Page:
I had planned to write every night, but last night a group of us returned late--read 2345 local time--from a fantastic rendition of "A Midsummer Night's Dream." As Brad asked, "What made it fantastic?"
Well, the actors did not really hurt the situation, nor did the lighting, music, setting, and the script seemed to be useful. To be honest, the actors performed brilliantly. The adaptation made parts of the setting more modern--such as dress and props--but the lines were more or less original. And the dancing at the end was really great, also.
The more academic--if anything can be more academic than Shakespeare--activities of day 3 included an opening session discussing how to prepare consultants for working with multilingual writers. As you can tell, multilingual writers are something of a theme for the SI, but for good reason. They have a different set of needs and expectations when they come to us, and we need to understand and respect their needs and expectations.
At this point I will rant. The most common point of discussion so far has been directive vs. non-directive. This idea was complicated with the addition of directing as a middle ground, but the basic premise still stands: How much do we tell and much do we ask for? There is no place that this comes up more than with multilingual/cultural writers. Here is were I feel we--as a field--get too caught up in our own theory and practice to stop and look at an assumption: the writer wants us to be non-directive. Working from this assumption, the debate is free to wax and wane in theoretical discussions and pedagogical experiments.
What if this assumption is wrong? Yes, we can all cite North's axiom of "better writers, not better papers," and pontificate about authority, power, ownership, and collaboration. But what if the write does not want non-directive? What if they want directing? What if the want directive? Then what? Do we tell them, "Nope. We can not--and will not--do that. Sucks to be you"?
In this debate, the overlooked complication--in my view--is the writers' wants. We can tell them what they need all day, and they can ignore us for just as long. But what do they want?
Shifting out of rant mode, the next order of business on day 3 was the webcast, which you can go watch for yourself here.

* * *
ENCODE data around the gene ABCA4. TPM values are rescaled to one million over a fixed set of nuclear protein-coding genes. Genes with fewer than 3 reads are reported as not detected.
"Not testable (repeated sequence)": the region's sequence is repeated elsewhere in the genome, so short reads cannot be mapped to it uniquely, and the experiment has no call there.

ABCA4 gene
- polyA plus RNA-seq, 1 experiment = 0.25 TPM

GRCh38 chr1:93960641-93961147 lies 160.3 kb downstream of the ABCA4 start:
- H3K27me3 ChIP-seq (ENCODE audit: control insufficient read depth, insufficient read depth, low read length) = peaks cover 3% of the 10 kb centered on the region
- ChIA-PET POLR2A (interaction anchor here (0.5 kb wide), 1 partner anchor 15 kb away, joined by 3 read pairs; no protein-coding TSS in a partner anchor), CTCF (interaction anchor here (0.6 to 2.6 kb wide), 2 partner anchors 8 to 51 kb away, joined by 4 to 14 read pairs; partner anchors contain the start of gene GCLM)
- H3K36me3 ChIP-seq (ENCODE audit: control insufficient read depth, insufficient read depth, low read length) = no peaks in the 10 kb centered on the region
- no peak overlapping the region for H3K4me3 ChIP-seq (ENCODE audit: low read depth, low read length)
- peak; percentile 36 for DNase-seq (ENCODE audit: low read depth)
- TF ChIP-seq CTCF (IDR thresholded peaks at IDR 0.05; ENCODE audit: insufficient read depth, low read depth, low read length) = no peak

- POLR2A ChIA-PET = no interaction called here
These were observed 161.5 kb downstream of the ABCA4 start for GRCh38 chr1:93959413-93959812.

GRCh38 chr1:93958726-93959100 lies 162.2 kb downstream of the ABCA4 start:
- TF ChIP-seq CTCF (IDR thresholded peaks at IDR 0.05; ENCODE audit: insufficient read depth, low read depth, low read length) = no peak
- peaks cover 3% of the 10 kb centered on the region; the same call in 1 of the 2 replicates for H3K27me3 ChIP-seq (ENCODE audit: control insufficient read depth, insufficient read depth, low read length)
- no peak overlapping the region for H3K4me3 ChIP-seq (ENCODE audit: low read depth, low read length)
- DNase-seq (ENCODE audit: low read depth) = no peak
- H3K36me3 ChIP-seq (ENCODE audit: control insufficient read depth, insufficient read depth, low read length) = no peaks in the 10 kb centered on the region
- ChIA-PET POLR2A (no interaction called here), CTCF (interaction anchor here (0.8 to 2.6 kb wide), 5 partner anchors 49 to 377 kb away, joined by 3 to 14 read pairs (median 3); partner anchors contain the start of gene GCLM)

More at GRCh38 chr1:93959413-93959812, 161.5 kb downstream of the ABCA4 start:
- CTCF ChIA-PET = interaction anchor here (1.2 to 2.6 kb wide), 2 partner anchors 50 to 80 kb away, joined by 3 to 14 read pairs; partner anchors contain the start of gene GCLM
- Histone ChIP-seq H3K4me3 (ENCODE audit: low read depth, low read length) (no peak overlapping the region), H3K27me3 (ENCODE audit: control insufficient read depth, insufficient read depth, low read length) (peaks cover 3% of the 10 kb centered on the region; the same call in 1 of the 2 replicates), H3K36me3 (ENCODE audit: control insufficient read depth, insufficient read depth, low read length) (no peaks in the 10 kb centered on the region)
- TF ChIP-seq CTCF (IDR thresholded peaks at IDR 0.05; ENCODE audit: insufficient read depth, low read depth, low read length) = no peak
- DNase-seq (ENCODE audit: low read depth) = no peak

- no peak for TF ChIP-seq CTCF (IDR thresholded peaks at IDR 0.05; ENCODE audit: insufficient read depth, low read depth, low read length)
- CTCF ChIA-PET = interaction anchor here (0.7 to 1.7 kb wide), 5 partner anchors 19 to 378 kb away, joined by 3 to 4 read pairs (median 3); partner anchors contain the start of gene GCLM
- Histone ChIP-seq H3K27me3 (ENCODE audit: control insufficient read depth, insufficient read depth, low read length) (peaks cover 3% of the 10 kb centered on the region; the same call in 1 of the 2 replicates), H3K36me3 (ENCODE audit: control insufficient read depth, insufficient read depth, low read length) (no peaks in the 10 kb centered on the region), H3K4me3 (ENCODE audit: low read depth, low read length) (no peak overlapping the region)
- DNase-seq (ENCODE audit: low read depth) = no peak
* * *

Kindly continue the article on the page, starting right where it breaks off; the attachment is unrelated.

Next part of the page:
After lunch on the town, I attended a session concerning podcasts in the WC. Brad and Nancy did a wonderful job explaining what they have done and what they plan to do in the future. I would highly suggest looking up their site and giving their work a listen.
The day ended--brain work-wise--with a thought provoking looking look at mass literacy presented by Deborah Brandt, a WU-Madison faculty and well known scholar in the her field. She pointed out how writing ability is rapidly becoming more important than the ability to read. It was truly eye opening, especially the socioeconomic ramifications and implications.
Which brings me today.
By this point many of us are starting to drag and arrive at the first session closer and closer to the starting point. So far Brad has not grumped at us, but I am not sure how long that will last.
The first session of the day was a brief look at OWLs and what they bring to, or remove from, the WC. The session seemed to create some new believers, but there are still a number of skeptics, for good reason. The question is not simple and the concerns are valid. But, I think, that a well trained and dedicated staff can produce high quality online responses that will serve the needs of the student, WC, and institution. In the event you disagree, please argue; I am getting lonely on this blog.
Following the OWL pelts, or snippets of discussion, we moved into a panel grilling, er, discussion, with some consultants and writers. There were many hard, layered, pointed questions thrown at this group of willing subjects, but handled themselves exceptionally well. I do not think they ever got stumped or were at a total lack of something to say. In fact, many of their answers were very articulate and thought provoking. One comment the stuck in my mind was made by a writer who uses the WC. She commented the she 'shopped' for her consultant. She said, "I tried them on. Some didn't fit right, others were just wrong." It got a laugh and points to the ever importance of rapport.
The last session I attended was about research in the WC. Neal, Paula, and Brad all outlined various ways to conduct research, were to find data, and how to use what is found. We were given many handouts; we discussed our personal research projects or dreams; we discussed what did not work; we discussed how to fund research. In the end, I think we left with a great place to start and encouragement to go forth and examine.
Here in a few minutes we are having an open mic event. For reasons that I am not going to explain, I will be reciting poetry. Think about that for a while BSU folks. Also, for the BSU contingent, they have a beer here called Fat Squirrel. It is rather good.
So long for now.